Opinion

The number of Manitobans stepping up for their third dose of the COVID-19 vaccine has grown steadily over the past month. But uptake hasn’t been as fast as it should be, especially with the rapid spread of the Omicron variant.

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The number of Manitobans stepping up for their third dose of the COVID-19 vaccine has grown steadily over the past month. But uptake hasn’t been as fast as it should be, especially with the rapid spread of the Omicron variant.

The province needs to do a better job of highlighting the critical need for Manitobans to get the third shot.

A good place to start would be for Manitoba Health to publish data showing how third doses have reduced the risk of hospitalization and death compared with two shots. Right now, the province compares risk factors on its online dashboard between the fully vaccinated (two doses or more) and the unvaccinated. The risk factors between the two are stark: the unvaccinated are nine times more likely to be hospitalized and 26 times more likely to end up in an ICU than those with two doses or more. They are 17 times more likely to die from the disease.

Even as vaccine efficacy wanes after two doses, it still provides some protection against COVID–19 infection: the unvaccinated are three times more likely to test positive than those with two shots.

Even as vaccine efficacy wanes after two doses, it still provides some protection against COVID-19 infection: the unvaccinated are three times more likely to test positive than those with two shots.

Still, a third dose provides far more protection. The problem is, public-health officials don’t publish data on risk factors for hospitalization and death after three doses compared with two. It would be useful if they did.

Nearly a quarter of eligible Manitobans have now received a third dose of the vaccine. That’s decent uptake, considering only 10 per cent were triple-vaxxed three weeks ago. But we’re not seeing the same urgency around third doses that we saw when the vaccine rollout picked up steam last spring (when around 20,000 doses were administered some days). About 10,000 third doses per day are now being doled out.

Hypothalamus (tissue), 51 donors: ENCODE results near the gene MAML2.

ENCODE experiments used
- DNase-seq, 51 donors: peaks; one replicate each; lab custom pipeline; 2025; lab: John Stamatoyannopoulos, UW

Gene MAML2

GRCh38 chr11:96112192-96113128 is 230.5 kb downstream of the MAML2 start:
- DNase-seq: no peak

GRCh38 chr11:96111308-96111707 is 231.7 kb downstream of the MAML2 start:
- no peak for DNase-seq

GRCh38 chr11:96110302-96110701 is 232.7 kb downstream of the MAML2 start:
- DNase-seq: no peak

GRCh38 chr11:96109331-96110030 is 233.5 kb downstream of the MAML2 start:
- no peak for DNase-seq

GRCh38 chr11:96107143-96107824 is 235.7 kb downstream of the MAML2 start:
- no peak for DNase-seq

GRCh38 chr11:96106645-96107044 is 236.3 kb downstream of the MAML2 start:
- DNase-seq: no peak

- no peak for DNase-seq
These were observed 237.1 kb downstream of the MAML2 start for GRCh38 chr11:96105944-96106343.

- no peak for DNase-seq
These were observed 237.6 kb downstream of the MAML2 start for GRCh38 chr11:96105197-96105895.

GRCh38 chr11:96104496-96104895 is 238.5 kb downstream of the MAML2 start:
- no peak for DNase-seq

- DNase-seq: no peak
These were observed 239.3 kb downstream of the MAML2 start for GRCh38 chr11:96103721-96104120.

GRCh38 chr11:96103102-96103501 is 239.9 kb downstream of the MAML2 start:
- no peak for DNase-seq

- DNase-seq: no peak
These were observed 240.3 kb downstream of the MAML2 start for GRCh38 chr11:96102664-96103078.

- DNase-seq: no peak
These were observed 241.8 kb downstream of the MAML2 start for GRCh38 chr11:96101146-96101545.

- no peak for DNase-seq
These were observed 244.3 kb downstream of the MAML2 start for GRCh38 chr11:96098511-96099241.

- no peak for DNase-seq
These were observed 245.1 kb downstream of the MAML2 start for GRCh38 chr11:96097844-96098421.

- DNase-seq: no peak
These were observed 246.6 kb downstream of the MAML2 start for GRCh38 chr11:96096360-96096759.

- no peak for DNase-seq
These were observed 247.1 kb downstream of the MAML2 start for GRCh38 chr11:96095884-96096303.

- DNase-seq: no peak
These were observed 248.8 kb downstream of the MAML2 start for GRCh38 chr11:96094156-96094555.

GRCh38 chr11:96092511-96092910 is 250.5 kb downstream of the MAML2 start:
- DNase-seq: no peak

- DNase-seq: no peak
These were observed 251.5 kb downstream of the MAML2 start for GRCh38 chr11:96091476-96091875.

Considering the urgency around preserving hospital capacity, the province should be doing everything possible to accelerate that rollout.

Publishing statistics that show the effectiveness of three doses compared to two would go a long way towards encouraging more people to get triple-vaxxed.

The province provides some online data on the power of third doses. Over the past six weeks, only 24 Manitobans who were triple vaxxed (out of 276,639) were admitted to hospital with COVID-19. That’s about nine per 100,000. Of the 760,900 Manitobans with two doses, 139 were hospitalized (18 per 100,000). The difference between three doses and no doses at all is even greater.

That doesn’t tell the whole story, though, nor is it entirely accurate. The numbers have to be calculated throughout the six-week period and they have to be age standardized. The province does that number-crunching for people with two doses and compares them with the unvaccinated. They should do the same comparison between two and three doses.

Releasing daily, accurate and relevant data on the benefits of vaccines is more important than ever, especially with the number of breakthrough cases from the Omicron variant. It’s easy for the public to lose confidence in the effectiveness of vaccines when fully immunized people are testing positive for COVID-19 and some, albeit a minority, are ending up in hospital. People tend to get influenced by anecdotal information when the focus should be on the overall data.

It’s easy for the public to lose confidence in the effectiveness of vaccines when fully immunized people are testing positive for COVID–19 and some, albeit a minority, are ending up in hospital.

It’s unlikely the small minority of those who refuse to get vaccinated will change their minds about getting the shot, no matter how much accurate information governments and infectious-disease experts throw at them. About 85 per cent of Manitobans over the age of five have received at least one dose of the vaccine. That means we could see 85 to 90 per cent of eligible Manitobans get fully immunized over time (as more kids aged 5-11 are vaccinated). That would be good coverage, as long as eligible Manitobans get their third dose.

Most of the remaining 10 to 15 per cent who refuse to get vaccinated have either lost their power of reason (or never had it in the first place) or have become so indoctrinated, the spell they’re under will never be broken.

For the rest of Manitobans, the importance of getting a third dose as quickly as possible can’t be overstated. It’s the best chance we have of fighting this virus.

Providing relevant data on the effectiveness of a third shot would go a long way towards expanding that coverage sooner.

tom.brodbeck@freepress.mb.ca

Tom Brodbeck

Tom Brodbeck
Columnist

Tom has been covering Manitoba politics since the early 1990s and joined the Winnipeg Free Press news team in 2019.